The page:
Cross-border deal volume declined for the first time in three years, to 970 deals in 2012 from 999 deals in 2011 (-3%). The full-year 2012 value of cross-border deals fell 32% to US$47b from US$68.9b in 2011. Because that decline was less than the overall 35% drop, cross-border aggregate value rose to 41% of overall aggregate value from 39% in 2011. But cross-border deal-making followed the same pattern we saw in 2011 – it climbed in the first half of the year and fell in the second half. In 4Q4 2012, cross-border value fell to US$8b, or 27% of quarterly aggregate value.

Regional snapshot

The Americas continued as the major trendsetter in social-mobile-cloud and big data analytics deals in 2012, acquiring 92% of full year global volume and disclosed value. In Asia-Pacific and Japan, online and mobile video and video games were the significant value drivers for technology M&A during 2012. In Europe, the Middle East and Africa (EMEA), cloud/SaaS, smart mobility and social networking megatrends propelled much of the M&A buying in 2012.

Looking ahead: mixed signals for technology M&A with possible recovery in late 2013

In 4Q12, technology M&A data gave mixed signals, suggesting that the market might be approaching a near-term bottom. However, the report noted 22% YOY growth in mid-priced deals (between US$100m and US$1b) in 4Q12, which suggests that the broad-based need for transactions that help companies accelerate their adaptation to transformative technology innovation has not changed. What has changed is that macroeconomic uncertainty increased throughout 2012 at the same time that many valuations increased. This was demonstrated by the 16% increase in the NASDAQ, driving up the valuation risk inherent in large transformative deals.

"We expect the first quarter of 2013 will be seasonally down. Overall, we expect a relatively stable volume of strategic deals in 2013 as compared with 2012, but with growth weighted more toward the second half of the year," concludes Steger.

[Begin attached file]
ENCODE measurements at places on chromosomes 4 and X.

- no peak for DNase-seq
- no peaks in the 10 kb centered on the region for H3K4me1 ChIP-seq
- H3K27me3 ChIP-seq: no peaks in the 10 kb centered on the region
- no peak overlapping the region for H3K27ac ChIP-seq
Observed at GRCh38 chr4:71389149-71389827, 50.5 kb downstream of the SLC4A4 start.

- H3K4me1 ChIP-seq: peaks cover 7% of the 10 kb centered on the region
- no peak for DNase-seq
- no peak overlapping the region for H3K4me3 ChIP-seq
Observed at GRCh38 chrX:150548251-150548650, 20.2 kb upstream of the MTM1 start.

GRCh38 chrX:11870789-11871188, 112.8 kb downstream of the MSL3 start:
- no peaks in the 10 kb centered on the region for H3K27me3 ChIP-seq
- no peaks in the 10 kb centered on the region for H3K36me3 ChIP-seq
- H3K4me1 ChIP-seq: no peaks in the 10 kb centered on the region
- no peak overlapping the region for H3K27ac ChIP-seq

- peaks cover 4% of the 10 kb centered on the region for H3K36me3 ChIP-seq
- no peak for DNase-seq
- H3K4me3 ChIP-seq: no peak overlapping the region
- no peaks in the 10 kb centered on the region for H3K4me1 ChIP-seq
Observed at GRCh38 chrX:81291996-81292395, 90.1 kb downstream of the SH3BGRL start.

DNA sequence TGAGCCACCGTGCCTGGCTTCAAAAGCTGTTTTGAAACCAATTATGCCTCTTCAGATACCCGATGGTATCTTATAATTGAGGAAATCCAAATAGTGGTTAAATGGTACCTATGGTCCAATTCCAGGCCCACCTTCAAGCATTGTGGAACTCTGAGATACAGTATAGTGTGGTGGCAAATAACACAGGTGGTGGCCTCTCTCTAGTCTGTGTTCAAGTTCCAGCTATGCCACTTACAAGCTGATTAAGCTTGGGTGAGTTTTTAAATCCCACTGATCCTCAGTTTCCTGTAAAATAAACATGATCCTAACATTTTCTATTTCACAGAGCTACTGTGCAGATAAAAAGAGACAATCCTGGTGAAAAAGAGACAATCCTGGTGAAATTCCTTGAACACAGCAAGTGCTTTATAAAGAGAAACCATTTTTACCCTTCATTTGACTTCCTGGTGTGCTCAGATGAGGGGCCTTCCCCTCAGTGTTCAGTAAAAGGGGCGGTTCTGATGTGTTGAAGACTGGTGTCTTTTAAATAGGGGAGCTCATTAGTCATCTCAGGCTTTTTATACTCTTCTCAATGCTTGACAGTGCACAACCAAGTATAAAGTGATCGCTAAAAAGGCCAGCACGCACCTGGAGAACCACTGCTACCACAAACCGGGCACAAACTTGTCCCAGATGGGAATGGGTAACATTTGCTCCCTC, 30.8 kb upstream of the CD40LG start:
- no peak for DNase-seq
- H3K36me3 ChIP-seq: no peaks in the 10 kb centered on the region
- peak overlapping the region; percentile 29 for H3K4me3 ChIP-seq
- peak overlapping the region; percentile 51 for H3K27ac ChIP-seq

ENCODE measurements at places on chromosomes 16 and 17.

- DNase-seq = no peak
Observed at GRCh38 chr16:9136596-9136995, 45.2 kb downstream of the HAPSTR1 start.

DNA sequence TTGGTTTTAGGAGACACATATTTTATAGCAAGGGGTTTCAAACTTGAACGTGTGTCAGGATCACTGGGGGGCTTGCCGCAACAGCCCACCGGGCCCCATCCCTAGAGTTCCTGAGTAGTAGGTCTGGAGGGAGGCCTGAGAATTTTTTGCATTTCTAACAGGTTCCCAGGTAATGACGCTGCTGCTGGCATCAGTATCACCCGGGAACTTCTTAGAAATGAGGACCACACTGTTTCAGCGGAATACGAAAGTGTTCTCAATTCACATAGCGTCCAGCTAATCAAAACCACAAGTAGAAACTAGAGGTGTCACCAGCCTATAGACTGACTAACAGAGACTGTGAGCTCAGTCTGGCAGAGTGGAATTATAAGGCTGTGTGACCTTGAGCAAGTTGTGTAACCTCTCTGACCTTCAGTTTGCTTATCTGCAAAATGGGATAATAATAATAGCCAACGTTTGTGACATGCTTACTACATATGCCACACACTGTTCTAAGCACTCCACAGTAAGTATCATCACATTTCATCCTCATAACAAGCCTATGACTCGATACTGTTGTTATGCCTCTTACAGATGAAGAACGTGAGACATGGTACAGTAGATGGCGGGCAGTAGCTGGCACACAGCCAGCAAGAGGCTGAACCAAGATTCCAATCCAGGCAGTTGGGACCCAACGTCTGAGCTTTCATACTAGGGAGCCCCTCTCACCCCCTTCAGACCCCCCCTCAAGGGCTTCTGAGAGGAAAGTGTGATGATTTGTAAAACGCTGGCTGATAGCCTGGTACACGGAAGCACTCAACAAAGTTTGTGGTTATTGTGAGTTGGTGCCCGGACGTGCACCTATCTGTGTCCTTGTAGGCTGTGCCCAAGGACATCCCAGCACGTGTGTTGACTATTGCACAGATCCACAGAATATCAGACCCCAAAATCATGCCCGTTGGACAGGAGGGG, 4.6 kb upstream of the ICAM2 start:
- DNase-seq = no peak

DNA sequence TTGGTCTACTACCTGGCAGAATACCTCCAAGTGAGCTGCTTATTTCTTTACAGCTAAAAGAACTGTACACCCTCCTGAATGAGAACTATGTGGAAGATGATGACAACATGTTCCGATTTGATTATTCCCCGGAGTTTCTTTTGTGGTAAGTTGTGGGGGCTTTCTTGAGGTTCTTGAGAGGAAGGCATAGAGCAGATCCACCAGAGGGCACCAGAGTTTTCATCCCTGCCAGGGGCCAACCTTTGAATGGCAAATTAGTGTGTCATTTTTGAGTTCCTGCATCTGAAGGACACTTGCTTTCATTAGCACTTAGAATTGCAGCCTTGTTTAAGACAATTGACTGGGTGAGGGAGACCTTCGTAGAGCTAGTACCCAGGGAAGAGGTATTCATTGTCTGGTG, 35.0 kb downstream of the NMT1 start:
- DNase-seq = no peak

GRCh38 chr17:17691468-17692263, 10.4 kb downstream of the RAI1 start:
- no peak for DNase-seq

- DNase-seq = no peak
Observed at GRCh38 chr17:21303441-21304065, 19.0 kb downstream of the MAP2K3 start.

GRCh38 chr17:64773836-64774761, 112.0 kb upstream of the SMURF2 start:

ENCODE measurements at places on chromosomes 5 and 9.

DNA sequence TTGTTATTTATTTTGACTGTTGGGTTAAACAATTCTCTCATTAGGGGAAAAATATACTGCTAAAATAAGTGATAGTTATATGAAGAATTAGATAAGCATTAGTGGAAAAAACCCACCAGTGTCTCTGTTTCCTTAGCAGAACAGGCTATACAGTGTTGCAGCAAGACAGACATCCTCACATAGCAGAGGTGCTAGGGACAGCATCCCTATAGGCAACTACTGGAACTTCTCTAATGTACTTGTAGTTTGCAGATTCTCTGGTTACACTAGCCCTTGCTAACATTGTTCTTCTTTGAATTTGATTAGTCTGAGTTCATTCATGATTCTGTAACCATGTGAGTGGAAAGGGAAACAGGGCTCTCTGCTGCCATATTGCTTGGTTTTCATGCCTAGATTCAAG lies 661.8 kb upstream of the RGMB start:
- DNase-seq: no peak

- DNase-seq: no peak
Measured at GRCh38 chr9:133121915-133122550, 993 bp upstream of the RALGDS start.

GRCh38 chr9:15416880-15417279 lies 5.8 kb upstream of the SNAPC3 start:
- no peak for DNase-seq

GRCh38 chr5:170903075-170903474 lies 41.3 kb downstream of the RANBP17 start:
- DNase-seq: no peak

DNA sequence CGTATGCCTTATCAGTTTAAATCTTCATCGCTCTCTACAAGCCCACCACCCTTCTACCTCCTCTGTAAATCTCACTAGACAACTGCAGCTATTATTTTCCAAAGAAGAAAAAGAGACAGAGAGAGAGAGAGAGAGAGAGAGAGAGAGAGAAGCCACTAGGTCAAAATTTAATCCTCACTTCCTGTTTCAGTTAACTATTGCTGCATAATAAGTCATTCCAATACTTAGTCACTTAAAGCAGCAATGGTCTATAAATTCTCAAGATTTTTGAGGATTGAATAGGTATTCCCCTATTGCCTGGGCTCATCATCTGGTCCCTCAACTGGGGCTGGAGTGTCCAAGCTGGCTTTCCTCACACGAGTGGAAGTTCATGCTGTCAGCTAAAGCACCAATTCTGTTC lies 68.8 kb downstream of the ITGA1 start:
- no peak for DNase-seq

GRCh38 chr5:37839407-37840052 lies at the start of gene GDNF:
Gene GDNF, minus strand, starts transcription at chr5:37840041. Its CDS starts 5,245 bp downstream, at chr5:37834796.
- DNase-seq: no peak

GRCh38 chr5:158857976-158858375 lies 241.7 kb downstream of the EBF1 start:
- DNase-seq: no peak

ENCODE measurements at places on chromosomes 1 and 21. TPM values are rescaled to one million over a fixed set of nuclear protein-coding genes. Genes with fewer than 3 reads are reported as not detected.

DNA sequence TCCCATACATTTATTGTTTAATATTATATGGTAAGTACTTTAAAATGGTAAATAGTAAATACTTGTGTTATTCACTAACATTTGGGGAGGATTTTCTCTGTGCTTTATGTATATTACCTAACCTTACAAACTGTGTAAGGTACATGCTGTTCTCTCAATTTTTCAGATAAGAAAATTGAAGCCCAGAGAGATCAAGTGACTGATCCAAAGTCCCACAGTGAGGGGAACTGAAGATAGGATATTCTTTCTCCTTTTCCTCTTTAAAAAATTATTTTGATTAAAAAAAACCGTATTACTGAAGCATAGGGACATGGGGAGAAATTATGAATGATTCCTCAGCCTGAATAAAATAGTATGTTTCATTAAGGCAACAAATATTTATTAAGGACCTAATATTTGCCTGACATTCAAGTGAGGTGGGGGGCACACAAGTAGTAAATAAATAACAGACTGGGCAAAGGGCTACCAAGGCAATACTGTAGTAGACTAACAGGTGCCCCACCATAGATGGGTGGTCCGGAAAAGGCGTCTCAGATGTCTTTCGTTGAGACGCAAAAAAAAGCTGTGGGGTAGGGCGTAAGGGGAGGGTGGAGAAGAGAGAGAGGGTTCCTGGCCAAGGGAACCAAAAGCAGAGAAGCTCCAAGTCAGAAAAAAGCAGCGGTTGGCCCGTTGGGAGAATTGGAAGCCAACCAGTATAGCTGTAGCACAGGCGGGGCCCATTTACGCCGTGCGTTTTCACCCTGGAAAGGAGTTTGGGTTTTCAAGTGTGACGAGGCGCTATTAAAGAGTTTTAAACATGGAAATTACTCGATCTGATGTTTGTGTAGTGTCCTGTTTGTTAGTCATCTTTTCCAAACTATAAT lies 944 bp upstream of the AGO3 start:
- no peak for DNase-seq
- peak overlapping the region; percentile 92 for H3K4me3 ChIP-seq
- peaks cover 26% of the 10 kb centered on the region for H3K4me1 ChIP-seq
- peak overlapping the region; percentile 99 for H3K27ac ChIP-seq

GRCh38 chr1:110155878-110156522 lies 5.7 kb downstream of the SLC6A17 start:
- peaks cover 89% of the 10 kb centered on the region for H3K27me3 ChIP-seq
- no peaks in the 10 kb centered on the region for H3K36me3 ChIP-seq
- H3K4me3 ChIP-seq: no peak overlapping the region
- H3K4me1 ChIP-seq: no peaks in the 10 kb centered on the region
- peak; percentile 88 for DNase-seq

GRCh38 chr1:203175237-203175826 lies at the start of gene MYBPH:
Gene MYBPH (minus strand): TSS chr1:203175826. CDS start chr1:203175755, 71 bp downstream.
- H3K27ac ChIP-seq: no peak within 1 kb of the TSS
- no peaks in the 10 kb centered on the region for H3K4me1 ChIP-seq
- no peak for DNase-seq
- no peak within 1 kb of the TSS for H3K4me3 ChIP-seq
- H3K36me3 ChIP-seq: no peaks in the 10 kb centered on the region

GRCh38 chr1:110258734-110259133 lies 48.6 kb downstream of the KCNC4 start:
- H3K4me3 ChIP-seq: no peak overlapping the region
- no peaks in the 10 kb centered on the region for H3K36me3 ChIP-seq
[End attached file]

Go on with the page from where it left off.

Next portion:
Notes to editors

About our M&A update report
Global technology M&A update: October-December 2012 and year in review is based on Ernst & Young's analysis of The 451 Group M&A Knowledgebase data for 2011 and 2012. Deal activity and valuations may fluctuate slightly based on the date that the database is accessed. The full report is available at www.ey.com.

Ernst & Young's Global Technology Center
The technology industry is in a constant state of change — driven by continuous innovation, shifting markets, converging industries, consumer demand and the need for first-mover advantage. Ernst & Young's Global Technology Center connects a worldwide team of more than 15,000 technology professionals to help you navigate the challenges of this continuous change. We provide assurance and tax guidance through a network of experienced advisors to help you manage risk, transform business performance and sustain improvement. We can help you deliver cost-effective innovation, balance product portfolios, maintain effective supply chains, and identify, execute and integrate strategic growth transactions. Our global technology network leverages our leading market share position in serving technology companies to provide you with timely, reliable information. Our teams use a cross-discipline, collaborative approach to help you achieve your business objectives. We encourage our people to use their ingenuity and initiative to help you develop approaches, create options and seize opportunities. It's how Ernst & Young makes a difference.

About Ernst & Young
Ernst & Young is a global leader in assurance, tax, transaction and advisory services. Worldwide, our 167,000 people are united by our shared values and an unwavering commitment to quality. We make a difference by helping our people, our clients and our wider communities achieve their potential.

Ernst & Young refers to the global organization of member firms of Ernst & Young Global Limited, each of which is a separate legal entity. Ernst & Young Global Limited, a UK company limited by guarantee, does not provide services to clients. For more information about our organization, please visit www.ey.com.

This news release has been issued by EYGM Limited, a member of the global Ernst & Young organization that also does not provide any services to clients.

SOURCE Ernst & Young